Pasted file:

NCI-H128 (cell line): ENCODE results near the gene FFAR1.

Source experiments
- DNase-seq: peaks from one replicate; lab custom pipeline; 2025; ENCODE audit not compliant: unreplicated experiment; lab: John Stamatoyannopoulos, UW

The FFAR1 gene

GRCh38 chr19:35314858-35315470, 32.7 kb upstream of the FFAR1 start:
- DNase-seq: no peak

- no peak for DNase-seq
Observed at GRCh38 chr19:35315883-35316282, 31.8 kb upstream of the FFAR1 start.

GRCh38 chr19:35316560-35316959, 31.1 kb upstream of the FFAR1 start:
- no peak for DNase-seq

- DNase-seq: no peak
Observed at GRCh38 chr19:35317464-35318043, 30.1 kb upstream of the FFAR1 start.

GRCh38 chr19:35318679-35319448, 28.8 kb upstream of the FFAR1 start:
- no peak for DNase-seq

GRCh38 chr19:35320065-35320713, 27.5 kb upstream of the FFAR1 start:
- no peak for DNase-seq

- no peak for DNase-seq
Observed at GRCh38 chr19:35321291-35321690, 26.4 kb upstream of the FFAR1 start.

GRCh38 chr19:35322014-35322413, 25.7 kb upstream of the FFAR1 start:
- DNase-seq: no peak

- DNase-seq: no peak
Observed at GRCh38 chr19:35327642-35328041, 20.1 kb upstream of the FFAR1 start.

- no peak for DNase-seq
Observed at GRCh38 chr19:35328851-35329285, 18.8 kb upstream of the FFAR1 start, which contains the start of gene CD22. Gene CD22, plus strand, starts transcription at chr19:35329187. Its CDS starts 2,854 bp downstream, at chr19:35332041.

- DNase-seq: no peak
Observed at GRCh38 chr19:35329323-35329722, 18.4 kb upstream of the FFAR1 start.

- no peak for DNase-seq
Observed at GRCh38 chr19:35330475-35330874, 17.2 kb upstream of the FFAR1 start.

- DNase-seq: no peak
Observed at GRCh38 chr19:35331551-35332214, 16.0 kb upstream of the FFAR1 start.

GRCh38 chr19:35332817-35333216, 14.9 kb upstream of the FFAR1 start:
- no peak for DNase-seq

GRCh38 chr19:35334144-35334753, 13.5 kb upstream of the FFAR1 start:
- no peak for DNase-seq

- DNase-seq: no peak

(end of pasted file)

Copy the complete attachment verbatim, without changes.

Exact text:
NCI-H128 (cell line): ENCODE results near the gene FFAR1.

Source experiments
- DNase-seq: peaks from one replicate; lab custom pipeline; 2025; ENCODE audit not compliant: unreplicated experiment; lab: John Stamatoyannopoulos, UW

The FFAR1 gene

GRCh38 chr19:35314858-35315470, 32.7 kb upstream of the FFAR1 start:
- DNase-seq: no peak

- no peak for DNase-seq
Observed at GRCh38 chr19:35315883-35316282, 31.8 kb upstream of the FFAR1 start.

GRCh38 chr19:35316560-35316959, 31.1 kb upstream of the FFAR1 start:
- no peak for DNase-seq

- DNase-seq: no peak
Observed at GRCh38 chr19:35317464-35318043, 30.1 kb upstream of the FFAR1 start.

GRCh38 chr19:35318679-35319448, 28.8 kb upstream of the FFAR1 start:
- no peak for DNase-seq

GRCh38 chr19:35320065-35320713, 27.5 kb upstream of the FFAR1 start:
- no peak for DNase-seq

- no peak for DNase-seq
Observed at GRCh38 chr19:35321291-35321690, 26.4 kb upstream of the FFAR1 start.

GRCh38 chr19:35322014-35322413, 25.7 kb upstream of the FFAR1 start:
- DNase-seq: no peak

- DNase-seq: no peak
Observed at GRCh38 chr19:35327642-35328041, 20.1 kb upstream of the FFAR1 start.

- no peak for DNase-seq
Observed at GRCh38 chr19:35328851-35329285, 18.8 kb upstream of the FFAR1 start, which contains the start of gene CD22. Gene CD22, plus strand, starts transcription at chr19:35329187. Its CDS starts 2,854 bp downstream, at chr19:35332041.

- DNase-seq: no peak
Observed at GRCh38 chr19:35329323-35329722, 18.4 kb upstream of the FFAR1 start.

- no peak for DNase-seq
Observed at GRCh38 chr19:35330475-35330874, 17.2 kb upstream of the FFAR1 start.

- DNase-seq: no peak
Observed at GRCh38 chr19:35331551-35332214, 16.0 kb upstream of the FFAR1 start.

GRCh38 chr19:35332817-35333216, 14.9 kb upstream of the FFAR1 start:
- no peak for DNase-seq

GRCh38 chr19:35334144-35334753, 13.5 kb upstream of the FFAR1 start:
- no peak for DNase-seq

- DNase-seq: no peak